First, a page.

Background: Pain management has become a controversial topic. Opioids, which once held the promise of improving quality of life for millions of Americans, have resulted in an epidemic of addiction. As a result, national organizations are investigating alternative methods to treat pain, including acupuncture. The purpose of this review is to investigate the effect of acupuncture on the general symptom of pain, within the context of the controlled environment of inpatient medicine.
Methods: An exhaustive search of MEDLINE-Ovid, CINAHL, and Web of Science was conducted using the search terms acupuncture, inpatient, and pain. Included studies measured pain scores before and after acupuncture treatments in U.S. inpatient medical settings. Additional inclusion criteria were study design (interventional studies, and cohort studies), English language, and publication type (peer-reviewed journals). Studies were excluded if they compared acupuncture treatment to sham, due to controversy surrounding sham. Studies were also excluded if they did not analyze effects of acupuncture separate from other alternative health modalities. Quality of publications were assessed using GRADE criteria.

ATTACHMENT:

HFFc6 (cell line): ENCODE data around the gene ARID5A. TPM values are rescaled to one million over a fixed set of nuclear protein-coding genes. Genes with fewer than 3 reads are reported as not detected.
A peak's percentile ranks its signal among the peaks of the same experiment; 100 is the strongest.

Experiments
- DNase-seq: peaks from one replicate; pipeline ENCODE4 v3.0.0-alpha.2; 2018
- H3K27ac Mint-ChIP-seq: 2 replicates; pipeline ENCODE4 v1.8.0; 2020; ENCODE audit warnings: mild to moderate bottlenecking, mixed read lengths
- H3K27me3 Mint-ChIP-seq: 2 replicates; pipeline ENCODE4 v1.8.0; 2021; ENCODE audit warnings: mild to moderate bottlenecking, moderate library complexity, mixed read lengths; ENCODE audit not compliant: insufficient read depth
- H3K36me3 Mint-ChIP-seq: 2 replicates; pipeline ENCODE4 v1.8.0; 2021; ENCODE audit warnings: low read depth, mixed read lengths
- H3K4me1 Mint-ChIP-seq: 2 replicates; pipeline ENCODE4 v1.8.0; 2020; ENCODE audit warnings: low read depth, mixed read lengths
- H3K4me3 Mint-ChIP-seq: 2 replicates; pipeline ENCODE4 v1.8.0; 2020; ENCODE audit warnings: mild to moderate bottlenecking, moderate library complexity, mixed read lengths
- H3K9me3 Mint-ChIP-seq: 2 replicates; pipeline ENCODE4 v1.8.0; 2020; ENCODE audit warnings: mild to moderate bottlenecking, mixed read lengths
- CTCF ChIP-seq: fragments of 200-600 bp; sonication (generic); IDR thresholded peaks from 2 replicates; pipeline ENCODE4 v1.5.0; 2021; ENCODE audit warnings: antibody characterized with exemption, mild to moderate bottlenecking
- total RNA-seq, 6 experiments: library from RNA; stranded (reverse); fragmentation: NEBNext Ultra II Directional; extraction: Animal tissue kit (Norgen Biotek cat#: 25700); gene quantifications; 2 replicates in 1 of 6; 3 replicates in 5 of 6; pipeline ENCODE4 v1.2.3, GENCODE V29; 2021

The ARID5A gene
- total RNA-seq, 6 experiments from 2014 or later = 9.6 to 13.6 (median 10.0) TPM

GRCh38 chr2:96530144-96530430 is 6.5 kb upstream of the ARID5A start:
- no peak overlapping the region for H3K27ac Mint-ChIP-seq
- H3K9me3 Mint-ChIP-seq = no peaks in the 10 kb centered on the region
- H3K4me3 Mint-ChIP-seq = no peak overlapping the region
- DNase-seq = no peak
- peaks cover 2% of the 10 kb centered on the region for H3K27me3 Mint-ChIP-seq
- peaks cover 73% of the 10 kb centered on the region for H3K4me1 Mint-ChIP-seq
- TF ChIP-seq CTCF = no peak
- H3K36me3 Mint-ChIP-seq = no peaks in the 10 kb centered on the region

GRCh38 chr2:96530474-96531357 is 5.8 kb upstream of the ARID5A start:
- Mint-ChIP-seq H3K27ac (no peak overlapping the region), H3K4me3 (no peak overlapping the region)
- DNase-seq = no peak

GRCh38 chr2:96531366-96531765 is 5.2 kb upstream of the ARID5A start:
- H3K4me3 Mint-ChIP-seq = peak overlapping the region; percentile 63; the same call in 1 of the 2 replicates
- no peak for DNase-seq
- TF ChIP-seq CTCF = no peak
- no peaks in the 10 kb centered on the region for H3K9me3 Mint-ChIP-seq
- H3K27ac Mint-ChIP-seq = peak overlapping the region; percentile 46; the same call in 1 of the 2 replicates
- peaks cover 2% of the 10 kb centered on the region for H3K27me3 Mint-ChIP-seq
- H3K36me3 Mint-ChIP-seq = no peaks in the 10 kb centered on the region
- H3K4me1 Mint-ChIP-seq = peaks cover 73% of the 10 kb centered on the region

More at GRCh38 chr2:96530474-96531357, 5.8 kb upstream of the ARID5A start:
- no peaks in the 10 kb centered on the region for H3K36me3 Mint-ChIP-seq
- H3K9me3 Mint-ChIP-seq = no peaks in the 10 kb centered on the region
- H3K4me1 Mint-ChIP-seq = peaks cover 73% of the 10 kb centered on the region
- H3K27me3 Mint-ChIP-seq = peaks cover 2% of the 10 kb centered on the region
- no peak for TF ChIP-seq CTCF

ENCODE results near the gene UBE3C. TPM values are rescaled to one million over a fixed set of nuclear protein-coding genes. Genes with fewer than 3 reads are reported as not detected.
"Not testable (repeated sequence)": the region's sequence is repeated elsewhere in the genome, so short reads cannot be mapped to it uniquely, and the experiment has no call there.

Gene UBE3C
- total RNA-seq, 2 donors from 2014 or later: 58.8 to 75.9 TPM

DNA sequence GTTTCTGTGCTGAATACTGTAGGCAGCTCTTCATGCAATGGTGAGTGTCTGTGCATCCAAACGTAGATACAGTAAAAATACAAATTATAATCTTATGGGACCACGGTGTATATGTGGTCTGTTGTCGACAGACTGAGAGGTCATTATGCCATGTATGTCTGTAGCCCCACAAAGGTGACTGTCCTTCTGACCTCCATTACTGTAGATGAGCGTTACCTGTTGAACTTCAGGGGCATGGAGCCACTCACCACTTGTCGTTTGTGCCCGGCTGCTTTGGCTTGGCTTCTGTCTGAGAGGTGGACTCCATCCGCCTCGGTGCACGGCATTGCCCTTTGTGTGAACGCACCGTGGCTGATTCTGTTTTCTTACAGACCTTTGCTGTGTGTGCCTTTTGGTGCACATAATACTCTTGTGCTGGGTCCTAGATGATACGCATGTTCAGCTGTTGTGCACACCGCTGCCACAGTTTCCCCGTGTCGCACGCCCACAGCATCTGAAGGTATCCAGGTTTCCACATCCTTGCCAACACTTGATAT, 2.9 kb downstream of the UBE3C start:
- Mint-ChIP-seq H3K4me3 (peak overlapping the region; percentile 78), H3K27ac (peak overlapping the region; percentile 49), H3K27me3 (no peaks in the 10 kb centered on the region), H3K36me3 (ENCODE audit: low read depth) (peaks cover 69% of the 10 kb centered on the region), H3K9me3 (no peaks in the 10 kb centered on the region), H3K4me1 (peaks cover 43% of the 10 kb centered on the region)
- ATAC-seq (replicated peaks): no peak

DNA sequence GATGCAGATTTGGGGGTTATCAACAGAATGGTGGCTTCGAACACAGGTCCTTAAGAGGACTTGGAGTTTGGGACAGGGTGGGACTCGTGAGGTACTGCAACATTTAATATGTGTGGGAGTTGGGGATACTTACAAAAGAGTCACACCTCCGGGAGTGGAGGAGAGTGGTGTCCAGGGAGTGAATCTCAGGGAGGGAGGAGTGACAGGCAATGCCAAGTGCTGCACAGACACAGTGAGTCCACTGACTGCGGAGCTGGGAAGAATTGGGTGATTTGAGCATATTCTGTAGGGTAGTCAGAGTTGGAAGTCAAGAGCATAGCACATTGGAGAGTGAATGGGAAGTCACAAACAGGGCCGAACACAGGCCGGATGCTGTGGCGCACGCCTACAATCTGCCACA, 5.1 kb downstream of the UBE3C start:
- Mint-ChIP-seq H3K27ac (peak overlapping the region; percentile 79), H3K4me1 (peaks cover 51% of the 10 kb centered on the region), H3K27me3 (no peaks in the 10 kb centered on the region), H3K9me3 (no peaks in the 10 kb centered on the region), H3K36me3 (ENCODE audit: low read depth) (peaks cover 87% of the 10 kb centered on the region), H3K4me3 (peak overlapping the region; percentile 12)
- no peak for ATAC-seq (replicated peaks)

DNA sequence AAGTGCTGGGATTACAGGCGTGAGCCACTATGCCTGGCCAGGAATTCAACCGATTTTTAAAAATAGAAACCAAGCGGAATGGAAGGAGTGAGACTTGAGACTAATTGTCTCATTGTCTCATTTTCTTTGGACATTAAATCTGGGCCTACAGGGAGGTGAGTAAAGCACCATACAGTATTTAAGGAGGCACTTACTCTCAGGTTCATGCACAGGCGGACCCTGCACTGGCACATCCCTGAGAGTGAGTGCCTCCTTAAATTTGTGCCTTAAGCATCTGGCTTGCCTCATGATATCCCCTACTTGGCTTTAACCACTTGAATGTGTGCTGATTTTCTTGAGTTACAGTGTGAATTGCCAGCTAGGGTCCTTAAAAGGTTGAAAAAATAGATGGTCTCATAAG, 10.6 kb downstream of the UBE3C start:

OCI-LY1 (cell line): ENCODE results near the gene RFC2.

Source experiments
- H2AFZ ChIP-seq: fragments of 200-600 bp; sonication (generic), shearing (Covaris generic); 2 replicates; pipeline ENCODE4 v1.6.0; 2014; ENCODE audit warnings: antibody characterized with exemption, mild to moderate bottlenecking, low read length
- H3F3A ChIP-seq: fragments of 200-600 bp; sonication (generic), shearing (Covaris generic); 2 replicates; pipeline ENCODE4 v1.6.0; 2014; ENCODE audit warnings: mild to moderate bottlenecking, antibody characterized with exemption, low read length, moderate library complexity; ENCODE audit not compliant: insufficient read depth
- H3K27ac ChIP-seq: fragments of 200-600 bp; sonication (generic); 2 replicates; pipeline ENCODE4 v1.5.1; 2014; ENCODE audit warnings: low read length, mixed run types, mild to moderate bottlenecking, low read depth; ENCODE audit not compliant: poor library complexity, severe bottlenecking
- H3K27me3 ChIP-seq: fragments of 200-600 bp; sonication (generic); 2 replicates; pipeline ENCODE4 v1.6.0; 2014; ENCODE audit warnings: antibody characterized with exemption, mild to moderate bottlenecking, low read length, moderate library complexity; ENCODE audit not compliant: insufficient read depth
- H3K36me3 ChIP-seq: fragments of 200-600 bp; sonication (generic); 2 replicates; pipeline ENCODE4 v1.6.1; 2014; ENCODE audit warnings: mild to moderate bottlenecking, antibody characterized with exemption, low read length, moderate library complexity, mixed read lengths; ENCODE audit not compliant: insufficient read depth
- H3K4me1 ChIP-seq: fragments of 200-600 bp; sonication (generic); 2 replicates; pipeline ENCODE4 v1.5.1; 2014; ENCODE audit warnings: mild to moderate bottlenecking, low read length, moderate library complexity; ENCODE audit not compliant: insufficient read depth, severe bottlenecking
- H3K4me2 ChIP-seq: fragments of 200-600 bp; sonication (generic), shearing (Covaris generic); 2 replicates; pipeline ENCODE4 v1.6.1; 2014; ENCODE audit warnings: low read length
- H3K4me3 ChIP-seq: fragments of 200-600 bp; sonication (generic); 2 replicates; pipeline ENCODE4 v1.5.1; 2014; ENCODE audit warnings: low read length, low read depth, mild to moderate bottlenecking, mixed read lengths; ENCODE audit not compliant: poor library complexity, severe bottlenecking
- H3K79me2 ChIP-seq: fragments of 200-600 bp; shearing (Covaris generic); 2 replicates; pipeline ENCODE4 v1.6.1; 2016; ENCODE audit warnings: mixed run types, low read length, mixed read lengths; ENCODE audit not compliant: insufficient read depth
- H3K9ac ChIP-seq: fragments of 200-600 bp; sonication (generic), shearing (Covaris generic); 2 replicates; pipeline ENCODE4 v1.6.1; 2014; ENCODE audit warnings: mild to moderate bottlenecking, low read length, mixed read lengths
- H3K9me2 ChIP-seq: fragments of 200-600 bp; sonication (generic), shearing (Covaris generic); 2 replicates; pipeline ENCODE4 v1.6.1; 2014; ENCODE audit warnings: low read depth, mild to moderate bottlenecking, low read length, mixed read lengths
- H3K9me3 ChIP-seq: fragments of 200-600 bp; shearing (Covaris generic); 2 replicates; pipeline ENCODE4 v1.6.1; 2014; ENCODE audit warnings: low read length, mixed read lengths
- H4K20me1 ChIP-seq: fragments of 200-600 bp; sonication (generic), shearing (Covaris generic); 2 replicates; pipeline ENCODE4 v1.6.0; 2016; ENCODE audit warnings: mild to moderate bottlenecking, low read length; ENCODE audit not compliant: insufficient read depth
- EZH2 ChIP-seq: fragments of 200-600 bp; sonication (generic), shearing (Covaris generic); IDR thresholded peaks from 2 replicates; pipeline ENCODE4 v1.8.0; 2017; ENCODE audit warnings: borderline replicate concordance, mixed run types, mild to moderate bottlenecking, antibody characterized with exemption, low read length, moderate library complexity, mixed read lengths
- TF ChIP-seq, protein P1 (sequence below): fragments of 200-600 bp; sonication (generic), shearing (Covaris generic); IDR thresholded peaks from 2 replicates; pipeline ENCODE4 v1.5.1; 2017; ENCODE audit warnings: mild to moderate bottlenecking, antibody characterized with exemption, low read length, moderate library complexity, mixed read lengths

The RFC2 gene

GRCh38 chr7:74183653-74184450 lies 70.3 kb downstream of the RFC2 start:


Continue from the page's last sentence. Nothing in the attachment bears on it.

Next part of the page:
Results: Seven studies were included in this systematic review, meeting the inclusion and exclusion criteria: two pre-post studies, four cohort studies, and one randomized control trial (RCT). All included studies showed acupuncture significantly reduced immediate pain in an inpatient setting, regardless of the underlying cause of pain. However, overall quality of evidence was low as a result of lack of control groups, lack of blinding, loss to follow up, reporting bias, and small sample size.
Conclusion: Every study that met criteria for this review showed data promising for acupuncture’s capacity to decrease pain in an inpatient setting. However, study design flaws limited confidence in the data. Ultimately, further research is needed.
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